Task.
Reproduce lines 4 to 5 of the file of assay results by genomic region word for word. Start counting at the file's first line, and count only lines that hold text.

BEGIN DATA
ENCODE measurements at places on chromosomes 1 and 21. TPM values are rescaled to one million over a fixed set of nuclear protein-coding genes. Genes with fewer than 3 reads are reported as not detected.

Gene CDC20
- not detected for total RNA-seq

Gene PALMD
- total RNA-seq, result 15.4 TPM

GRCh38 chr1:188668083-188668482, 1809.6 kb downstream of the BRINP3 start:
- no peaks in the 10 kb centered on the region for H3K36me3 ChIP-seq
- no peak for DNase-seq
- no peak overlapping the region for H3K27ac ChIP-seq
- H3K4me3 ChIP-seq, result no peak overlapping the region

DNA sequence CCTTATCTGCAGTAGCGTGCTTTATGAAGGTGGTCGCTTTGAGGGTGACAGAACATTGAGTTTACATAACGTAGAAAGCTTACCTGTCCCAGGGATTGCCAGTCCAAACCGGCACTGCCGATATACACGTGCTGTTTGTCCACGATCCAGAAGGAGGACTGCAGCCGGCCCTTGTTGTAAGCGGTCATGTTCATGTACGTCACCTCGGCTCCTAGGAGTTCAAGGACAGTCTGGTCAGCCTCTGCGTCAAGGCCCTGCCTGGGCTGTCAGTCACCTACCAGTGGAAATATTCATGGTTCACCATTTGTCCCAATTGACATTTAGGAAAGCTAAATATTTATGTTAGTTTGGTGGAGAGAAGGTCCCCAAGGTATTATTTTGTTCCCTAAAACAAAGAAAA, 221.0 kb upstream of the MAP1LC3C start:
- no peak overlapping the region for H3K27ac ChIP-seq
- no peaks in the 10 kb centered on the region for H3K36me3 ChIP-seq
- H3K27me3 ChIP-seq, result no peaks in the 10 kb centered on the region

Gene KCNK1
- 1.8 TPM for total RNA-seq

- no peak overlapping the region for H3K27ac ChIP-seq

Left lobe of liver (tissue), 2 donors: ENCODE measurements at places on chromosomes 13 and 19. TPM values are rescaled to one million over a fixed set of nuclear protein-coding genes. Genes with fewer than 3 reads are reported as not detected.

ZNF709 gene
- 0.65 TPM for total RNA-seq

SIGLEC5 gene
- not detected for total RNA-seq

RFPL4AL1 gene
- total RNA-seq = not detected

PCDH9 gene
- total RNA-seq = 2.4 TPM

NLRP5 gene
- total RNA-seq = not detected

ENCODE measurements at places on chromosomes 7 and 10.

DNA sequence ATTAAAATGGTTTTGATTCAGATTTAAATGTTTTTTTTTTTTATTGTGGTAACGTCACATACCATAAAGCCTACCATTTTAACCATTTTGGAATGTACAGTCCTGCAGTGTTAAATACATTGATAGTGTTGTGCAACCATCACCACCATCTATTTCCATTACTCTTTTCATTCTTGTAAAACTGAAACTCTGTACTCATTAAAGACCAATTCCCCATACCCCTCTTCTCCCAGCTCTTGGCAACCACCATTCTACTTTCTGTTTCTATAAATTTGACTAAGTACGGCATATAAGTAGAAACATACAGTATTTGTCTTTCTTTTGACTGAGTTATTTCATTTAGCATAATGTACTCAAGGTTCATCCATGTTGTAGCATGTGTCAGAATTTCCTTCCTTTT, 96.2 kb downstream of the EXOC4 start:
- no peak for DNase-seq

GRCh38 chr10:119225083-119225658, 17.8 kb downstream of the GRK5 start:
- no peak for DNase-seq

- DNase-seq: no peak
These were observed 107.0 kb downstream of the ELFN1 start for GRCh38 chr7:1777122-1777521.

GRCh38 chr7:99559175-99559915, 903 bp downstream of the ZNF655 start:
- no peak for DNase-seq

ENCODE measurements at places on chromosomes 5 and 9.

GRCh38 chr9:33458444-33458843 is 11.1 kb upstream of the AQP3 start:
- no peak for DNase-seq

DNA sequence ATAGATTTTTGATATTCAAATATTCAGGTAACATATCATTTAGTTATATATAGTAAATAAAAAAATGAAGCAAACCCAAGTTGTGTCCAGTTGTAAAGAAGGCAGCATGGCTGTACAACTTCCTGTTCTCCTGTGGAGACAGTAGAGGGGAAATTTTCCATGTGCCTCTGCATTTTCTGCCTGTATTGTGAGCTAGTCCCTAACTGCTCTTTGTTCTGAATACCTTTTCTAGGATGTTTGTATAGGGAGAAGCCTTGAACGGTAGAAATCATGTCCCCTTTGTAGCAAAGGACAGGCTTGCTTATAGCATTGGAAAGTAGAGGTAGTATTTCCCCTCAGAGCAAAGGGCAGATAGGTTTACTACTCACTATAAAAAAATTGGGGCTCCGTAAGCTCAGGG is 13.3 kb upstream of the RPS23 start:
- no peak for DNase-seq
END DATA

Gene PALMD
- total RNA-seq, result 15.4 TPM